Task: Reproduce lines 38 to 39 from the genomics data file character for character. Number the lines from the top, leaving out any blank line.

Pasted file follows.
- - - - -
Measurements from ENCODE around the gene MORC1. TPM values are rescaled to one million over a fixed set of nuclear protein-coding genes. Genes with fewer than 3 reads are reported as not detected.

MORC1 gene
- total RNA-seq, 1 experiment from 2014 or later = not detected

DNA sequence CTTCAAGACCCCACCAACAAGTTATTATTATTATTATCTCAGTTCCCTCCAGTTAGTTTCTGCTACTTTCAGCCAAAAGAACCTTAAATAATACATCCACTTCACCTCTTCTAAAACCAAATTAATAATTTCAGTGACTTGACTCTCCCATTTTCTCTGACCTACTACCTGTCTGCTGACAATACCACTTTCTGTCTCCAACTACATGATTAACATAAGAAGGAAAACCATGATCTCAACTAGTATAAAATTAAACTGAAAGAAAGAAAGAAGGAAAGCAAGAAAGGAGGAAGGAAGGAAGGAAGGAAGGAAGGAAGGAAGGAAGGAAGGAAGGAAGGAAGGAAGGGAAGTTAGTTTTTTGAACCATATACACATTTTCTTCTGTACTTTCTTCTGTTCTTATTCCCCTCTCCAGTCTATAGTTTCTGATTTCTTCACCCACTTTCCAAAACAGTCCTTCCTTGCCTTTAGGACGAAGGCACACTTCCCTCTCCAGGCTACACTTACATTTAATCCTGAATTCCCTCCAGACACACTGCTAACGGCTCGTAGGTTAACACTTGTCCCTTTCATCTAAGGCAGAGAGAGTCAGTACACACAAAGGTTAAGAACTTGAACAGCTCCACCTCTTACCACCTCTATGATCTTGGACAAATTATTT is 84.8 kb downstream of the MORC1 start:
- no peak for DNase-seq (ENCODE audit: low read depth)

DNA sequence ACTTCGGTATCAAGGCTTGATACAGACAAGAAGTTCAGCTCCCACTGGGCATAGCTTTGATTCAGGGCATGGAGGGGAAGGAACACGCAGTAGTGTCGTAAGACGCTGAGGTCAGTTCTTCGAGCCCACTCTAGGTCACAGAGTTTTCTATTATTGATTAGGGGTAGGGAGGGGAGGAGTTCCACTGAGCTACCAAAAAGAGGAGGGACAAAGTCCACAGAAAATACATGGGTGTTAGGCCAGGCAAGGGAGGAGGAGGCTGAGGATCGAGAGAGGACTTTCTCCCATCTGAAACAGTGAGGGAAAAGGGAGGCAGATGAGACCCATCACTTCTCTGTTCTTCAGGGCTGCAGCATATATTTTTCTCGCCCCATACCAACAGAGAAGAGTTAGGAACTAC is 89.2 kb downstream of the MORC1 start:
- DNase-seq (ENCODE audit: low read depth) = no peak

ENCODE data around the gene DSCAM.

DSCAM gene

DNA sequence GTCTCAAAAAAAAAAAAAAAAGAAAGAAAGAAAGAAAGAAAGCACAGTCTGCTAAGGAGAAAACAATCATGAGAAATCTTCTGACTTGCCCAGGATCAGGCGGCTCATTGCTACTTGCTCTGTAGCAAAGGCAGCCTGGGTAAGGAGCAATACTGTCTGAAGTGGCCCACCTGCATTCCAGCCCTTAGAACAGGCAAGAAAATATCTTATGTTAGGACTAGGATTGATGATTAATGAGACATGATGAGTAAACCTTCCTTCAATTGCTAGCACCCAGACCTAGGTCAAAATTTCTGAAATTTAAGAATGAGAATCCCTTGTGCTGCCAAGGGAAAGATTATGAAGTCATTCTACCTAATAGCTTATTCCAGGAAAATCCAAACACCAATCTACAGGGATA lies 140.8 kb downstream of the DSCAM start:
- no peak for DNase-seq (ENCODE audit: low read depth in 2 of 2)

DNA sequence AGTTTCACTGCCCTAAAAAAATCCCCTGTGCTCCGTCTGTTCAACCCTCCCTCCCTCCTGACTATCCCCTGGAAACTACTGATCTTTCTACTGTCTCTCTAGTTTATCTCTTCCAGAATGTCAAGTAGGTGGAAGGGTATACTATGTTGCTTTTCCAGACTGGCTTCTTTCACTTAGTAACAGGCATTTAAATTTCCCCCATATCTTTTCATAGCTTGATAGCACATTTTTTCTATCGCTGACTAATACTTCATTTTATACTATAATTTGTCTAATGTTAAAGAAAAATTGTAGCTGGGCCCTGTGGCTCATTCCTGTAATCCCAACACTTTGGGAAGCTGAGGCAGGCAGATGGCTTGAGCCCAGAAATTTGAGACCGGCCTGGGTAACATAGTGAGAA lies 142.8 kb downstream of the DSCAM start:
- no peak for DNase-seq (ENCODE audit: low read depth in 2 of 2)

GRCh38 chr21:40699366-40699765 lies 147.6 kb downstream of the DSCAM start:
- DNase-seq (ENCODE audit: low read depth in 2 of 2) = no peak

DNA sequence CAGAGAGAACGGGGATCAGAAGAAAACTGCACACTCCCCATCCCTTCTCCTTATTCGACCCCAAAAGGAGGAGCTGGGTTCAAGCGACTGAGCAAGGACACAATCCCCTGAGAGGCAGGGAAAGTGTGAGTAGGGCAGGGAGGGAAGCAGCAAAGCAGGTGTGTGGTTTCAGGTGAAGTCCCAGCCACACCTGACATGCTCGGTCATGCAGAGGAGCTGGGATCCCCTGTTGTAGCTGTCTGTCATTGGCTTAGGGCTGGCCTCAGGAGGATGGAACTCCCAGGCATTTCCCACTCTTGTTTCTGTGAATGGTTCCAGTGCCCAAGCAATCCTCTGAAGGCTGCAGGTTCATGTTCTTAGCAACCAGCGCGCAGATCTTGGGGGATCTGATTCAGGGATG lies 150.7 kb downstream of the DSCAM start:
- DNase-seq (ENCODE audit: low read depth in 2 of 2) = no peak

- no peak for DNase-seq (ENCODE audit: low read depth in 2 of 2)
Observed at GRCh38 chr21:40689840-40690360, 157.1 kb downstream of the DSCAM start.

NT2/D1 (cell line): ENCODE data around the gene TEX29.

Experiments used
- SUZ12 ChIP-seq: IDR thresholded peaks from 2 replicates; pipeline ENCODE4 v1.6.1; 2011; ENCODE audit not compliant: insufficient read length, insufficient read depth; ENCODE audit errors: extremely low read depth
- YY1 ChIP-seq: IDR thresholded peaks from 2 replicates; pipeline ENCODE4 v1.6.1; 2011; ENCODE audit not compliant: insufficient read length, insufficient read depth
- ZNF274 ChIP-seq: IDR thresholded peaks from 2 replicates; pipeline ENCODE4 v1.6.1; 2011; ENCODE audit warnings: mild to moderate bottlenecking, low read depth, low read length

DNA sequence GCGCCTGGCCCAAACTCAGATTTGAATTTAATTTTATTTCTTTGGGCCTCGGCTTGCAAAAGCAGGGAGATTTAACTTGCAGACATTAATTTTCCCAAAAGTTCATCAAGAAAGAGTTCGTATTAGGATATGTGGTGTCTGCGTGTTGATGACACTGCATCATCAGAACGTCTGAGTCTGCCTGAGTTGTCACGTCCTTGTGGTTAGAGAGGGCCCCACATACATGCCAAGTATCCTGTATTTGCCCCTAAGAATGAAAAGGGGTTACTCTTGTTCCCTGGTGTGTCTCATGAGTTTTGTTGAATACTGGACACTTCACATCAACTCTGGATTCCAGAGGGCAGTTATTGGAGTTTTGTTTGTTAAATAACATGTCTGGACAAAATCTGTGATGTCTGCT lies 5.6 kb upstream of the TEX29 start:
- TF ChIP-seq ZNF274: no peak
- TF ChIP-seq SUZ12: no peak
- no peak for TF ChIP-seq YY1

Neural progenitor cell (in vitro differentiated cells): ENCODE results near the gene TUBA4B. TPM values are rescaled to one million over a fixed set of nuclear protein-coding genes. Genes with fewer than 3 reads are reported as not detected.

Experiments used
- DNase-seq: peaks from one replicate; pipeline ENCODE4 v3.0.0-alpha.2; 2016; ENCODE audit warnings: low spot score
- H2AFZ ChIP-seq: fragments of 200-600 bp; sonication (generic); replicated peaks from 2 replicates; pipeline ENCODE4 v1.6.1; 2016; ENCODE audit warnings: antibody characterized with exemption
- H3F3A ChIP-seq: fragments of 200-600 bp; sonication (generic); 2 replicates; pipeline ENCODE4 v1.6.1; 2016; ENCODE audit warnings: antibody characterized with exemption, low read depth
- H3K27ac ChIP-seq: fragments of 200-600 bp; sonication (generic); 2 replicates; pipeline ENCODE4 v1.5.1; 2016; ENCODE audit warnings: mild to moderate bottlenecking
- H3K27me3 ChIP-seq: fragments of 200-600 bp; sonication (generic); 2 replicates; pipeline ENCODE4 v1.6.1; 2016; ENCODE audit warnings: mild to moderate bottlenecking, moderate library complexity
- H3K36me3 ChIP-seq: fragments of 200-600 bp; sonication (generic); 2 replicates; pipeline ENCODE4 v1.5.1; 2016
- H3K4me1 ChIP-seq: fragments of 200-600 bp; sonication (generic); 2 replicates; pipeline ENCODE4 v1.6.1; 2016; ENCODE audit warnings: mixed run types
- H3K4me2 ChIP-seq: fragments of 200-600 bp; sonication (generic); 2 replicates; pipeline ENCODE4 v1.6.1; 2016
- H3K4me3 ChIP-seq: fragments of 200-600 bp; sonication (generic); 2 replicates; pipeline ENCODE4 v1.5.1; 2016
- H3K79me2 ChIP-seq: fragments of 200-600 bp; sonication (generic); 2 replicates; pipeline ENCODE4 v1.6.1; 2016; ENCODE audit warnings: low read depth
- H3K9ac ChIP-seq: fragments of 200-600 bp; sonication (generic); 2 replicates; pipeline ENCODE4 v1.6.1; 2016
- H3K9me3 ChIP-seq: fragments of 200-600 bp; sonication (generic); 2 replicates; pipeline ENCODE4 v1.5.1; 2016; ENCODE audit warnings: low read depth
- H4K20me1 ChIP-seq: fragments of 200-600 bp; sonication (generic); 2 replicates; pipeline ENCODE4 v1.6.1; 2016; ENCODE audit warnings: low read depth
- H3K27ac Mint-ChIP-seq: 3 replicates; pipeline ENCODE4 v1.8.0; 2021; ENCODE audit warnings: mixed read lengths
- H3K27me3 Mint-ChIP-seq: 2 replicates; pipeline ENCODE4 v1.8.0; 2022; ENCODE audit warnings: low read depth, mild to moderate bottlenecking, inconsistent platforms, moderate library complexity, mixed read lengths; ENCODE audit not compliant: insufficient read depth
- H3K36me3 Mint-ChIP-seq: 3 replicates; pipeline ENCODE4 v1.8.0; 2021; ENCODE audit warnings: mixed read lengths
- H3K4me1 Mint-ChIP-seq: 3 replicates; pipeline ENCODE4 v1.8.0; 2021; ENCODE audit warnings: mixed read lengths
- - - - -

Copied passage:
- H3K4me2 ChIP-seq: fragments of 200-600 bp; sonication (generic); 2 replicates; pipeline ENCODE4 v1.6.1; 2016
- H3K4me3 ChIP-seq: fragments of 200-600 bp; sonication (generic); 2 replicates; pipeline ENCODE4 v1.5.1; 2016